"Exactly what they said to the four Seekers who searched your prisoner during the five weeks before you took over the searching: nothing. Edwin Orville Gurth won't speak to anyone except you. And to you, Gurth and Or will only tell lies."
Vito sat down heavily. After a minute, he said, "Last time, it took me days to persuade Or to speak to me, and Gurth barely spoke to me at all. The three of you have only searched my prisoner for a few hours—"
Elsdon shook his head, still standing by the door, looking weary. "Collectively, the three of us have forty-five years' worth of experience at searching . . . and we took the time to consult with the four New School Seekers who searched Edwin Orville Gurth before you did. All seven of us are agreed: the prisoner's willingness to speak to you was an opportunity that won't be repeated. After all, what motive do either Or or Gurth have to speak further? They've offered their defenses. They've made their defenses as strong as possible. If they spoke to Layle or me or Birdesmond, all that would happen is that one of us would be likely to discover the flaws in their stories."
"Whereas I'm the inexperienced Seeker-in-Training, so I'm the one that Or and Gurth tried to fool." The words were bitter on his tongue. Restless now, Vito rose and started to pace again. "Even if what you say is true, we aren't Seekers merely in order to draw confessions out of guilty prisoners. The first prisoner you ever searched . . . You once told me that you knew, within a couple of days of searching him, that he was guilty of murder. Yet you searched him for six months – six months – in order to transform his character and lead him toward rebirth. In the end, you succeeded." He stopped pacing, and turned his gaze toward Elsdon, standing motionless near the door. Vito's eyes pricked with wet heat as he said, "I need that chance, Elsdon. I can't let Edwin Orville Gurth go to his death unrepentant. With the sort of life he has led, he could dwell for centuries in afterdeath, denied rebirth."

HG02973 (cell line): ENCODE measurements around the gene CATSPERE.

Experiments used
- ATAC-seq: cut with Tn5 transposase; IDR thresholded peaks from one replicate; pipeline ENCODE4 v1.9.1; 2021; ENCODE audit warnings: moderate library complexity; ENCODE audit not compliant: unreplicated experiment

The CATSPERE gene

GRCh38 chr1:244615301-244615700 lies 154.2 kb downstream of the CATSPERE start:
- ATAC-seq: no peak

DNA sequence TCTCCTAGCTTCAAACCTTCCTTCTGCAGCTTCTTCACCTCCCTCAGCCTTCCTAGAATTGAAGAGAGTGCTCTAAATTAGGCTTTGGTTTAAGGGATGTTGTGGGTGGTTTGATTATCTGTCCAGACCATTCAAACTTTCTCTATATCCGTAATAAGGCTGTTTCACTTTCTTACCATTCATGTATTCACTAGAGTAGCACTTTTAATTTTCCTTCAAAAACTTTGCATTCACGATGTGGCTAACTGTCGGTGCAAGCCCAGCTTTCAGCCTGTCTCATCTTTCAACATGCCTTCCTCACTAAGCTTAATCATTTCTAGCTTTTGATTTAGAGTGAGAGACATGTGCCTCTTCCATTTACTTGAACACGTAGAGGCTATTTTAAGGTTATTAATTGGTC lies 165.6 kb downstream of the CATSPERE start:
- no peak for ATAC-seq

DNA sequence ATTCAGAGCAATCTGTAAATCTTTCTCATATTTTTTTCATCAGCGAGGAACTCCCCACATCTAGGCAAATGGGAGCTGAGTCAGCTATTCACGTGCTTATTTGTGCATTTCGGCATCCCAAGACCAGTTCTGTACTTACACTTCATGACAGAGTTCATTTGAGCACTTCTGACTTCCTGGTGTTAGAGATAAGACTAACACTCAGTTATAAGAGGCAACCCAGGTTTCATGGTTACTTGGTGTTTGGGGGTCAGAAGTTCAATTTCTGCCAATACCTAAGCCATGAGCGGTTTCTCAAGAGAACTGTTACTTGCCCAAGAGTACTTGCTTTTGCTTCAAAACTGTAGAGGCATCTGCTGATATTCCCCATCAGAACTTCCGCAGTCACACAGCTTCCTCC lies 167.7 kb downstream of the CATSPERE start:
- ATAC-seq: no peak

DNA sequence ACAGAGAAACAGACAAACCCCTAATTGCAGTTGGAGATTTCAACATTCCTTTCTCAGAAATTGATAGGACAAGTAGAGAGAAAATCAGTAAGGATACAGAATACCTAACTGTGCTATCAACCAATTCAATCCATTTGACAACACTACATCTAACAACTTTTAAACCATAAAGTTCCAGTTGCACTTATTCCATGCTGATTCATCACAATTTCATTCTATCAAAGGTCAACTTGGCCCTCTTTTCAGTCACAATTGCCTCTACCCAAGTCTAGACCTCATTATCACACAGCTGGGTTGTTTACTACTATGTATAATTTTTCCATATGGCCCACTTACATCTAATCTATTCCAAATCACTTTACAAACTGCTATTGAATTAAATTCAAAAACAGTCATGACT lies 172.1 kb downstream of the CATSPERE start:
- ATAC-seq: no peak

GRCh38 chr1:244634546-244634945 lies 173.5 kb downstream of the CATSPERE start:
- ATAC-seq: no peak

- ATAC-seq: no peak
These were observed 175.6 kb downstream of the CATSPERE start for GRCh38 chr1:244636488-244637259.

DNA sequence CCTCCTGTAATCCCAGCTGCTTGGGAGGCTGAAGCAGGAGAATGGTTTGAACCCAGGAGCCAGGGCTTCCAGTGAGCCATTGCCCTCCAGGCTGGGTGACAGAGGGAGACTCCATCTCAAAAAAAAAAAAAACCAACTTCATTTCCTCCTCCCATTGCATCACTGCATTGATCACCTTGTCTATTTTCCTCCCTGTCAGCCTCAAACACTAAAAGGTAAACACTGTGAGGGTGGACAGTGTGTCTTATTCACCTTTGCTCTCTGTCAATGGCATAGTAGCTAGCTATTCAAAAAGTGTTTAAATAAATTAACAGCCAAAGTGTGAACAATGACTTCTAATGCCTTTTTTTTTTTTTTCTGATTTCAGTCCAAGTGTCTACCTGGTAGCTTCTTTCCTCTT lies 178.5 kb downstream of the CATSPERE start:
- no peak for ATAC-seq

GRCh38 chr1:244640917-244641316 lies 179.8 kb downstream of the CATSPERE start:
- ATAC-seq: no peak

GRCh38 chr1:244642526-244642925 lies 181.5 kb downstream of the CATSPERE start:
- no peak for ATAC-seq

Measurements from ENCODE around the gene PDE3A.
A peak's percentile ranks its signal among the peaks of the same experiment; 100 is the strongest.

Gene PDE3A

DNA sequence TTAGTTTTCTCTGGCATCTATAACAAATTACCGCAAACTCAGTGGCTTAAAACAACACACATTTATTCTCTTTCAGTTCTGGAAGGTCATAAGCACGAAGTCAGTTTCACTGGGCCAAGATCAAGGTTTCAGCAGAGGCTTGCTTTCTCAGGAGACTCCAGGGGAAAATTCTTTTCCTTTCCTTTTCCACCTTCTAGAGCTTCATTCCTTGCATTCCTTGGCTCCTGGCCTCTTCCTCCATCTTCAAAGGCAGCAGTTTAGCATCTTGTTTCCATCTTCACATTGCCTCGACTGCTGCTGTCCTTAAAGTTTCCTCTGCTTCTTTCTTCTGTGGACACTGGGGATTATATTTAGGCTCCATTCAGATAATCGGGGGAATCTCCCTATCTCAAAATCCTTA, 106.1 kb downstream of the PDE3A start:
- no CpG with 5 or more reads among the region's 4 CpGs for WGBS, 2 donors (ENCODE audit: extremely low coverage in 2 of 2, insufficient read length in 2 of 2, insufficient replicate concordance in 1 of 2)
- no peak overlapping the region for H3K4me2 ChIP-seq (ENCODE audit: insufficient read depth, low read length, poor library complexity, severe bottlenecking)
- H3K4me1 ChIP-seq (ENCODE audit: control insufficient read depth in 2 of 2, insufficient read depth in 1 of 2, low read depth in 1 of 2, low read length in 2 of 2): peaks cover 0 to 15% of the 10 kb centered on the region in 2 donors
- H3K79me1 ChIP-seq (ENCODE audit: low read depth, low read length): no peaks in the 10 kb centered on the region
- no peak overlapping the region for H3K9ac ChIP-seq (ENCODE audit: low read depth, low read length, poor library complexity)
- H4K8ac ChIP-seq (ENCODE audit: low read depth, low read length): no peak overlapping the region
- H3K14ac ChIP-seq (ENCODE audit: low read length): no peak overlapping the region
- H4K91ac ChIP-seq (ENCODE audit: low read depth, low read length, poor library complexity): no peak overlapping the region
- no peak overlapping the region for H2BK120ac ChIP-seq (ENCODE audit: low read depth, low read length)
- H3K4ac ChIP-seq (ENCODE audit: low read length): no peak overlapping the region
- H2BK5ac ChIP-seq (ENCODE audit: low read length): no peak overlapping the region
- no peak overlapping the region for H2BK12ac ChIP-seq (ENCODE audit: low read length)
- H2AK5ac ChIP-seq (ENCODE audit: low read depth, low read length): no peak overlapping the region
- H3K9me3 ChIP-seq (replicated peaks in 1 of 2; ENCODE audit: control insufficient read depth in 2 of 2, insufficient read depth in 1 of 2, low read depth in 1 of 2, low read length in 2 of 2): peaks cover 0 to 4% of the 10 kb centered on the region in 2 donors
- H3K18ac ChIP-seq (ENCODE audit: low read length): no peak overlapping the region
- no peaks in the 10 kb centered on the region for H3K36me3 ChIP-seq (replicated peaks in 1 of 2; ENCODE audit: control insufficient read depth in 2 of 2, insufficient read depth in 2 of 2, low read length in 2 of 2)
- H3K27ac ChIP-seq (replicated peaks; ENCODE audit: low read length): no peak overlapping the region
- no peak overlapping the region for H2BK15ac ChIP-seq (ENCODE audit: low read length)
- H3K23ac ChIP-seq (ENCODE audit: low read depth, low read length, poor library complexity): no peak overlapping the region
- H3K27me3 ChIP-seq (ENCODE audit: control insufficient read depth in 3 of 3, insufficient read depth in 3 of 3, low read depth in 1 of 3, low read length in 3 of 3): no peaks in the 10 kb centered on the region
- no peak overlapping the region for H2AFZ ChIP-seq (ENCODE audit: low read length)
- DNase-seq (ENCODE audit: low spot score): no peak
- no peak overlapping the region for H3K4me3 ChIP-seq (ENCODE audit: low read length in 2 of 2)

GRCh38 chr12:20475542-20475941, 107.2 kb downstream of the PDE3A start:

"My first prisoner never repented of his crime," Elsdon said. "The most I was able to do was to help him care about the life of one of the elite, whom he considered his enemies. And yes, that was a moment of transformation." He held up his hand to forestall Vito from speaking. "If the High Seeker could give you those six months, he would."
"But why not?" cried Vito. "The Code provides no time limit on searching prisoners. Is the High Seeker that eager to rid himself of me, that he would sacrifice the soul of a prisoner?"
Elsdon closed his eyes. For a moment, Vito thought that staying awake for a full night and day had overcome Elsdon. Then Elsdon opened his eyes again. His gaze was as hard as an iron door.
Elsdon said softly, "This is not something I should be telling you. The High Seeker is keeping this matter unannounced. But when he met with our new Queen . . . matters did not go well. She had a number of complaints about how this dungeon is run. In order to persuade her to approve the sixth revision of the Code, the High Seeker had to make certain concessions to her. Among other things, he agreed that the Eternal Dungeon would release prisoners into the custody of the Queen's magistracy no later than one month after the searching begins. Nearly all of our prisoners are broken within that amount of time. The prisoners who have been searched longer have virtually never confessed or transformed themselves. My first prisoner, Mr. Little, was very much an exception to the rule. So the High Seeker agreed to this restriction on the Eternal Dungeon's power in order to preserve the Code of Seeking."